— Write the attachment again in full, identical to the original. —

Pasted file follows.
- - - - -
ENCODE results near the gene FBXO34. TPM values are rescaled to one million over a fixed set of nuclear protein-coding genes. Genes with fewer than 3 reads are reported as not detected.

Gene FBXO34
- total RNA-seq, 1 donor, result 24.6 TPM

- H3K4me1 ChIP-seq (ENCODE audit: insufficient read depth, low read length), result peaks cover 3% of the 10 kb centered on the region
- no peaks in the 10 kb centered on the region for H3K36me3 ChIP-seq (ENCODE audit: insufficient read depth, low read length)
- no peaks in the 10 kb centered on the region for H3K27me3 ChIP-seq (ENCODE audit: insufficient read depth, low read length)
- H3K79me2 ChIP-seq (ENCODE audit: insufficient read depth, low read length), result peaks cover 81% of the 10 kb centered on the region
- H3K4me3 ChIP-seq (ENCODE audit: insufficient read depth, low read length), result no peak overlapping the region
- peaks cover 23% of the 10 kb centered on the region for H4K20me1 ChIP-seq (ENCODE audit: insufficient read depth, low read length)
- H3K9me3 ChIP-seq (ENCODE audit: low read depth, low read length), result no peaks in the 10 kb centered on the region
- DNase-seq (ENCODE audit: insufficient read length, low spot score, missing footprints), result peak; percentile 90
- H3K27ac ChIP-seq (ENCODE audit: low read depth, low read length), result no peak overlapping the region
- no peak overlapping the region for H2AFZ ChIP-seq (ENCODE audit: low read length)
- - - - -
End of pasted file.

ENCODE results near the gene FBXO34. TPM values are rescaled to one million over a fixed set of nuclear protein-coding genes. Genes with fewer than 3 reads are reported as not detected.

Gene FBXO34
- total RNA-seq, 1 donor, result 24.6 TPM

- H3K4me1 ChIP-seq (ENCODE audit: insufficient read depth, low read length), result peaks cover 3% of the 10 kb centered on the region
- no peaks in the 10 kb centered on the region for H3K36me3 ChIP-seq (ENCODE audit: insufficient read depth, low read length)
- no peaks in the 10 kb centered on the region for H3K27me3 ChIP-seq (ENCODE audit: insufficient read depth, low read length)
- H3K79me2 ChIP-seq (ENCODE audit: insufficient read depth, low read length), result peaks cover 81% of the 10 kb centered on the region
- H3K4me3 ChIP-seq (ENCODE audit: insufficient read depth, low read length), result no peak overlapping the region
- peaks cover 23% of the 10 kb centered on the region for H4K20me1 ChIP-seq (ENCODE audit: insufficient read depth, low read length)
- H3K9me3 ChIP-seq (ENCODE audit: low read depth, low read length), result no peaks in the 10 kb centered on the region
- DNase-seq (ENCODE audit: insufficient read length, low spot score, missing footprints), result peak; percentile 90
- H3K27ac ChIP-seq (ENCODE audit: low read depth, low read length), result no peak overlapping the region
- no peak overlapping the region for H2AFZ ChIP-seq (ENCODE audit: low read length)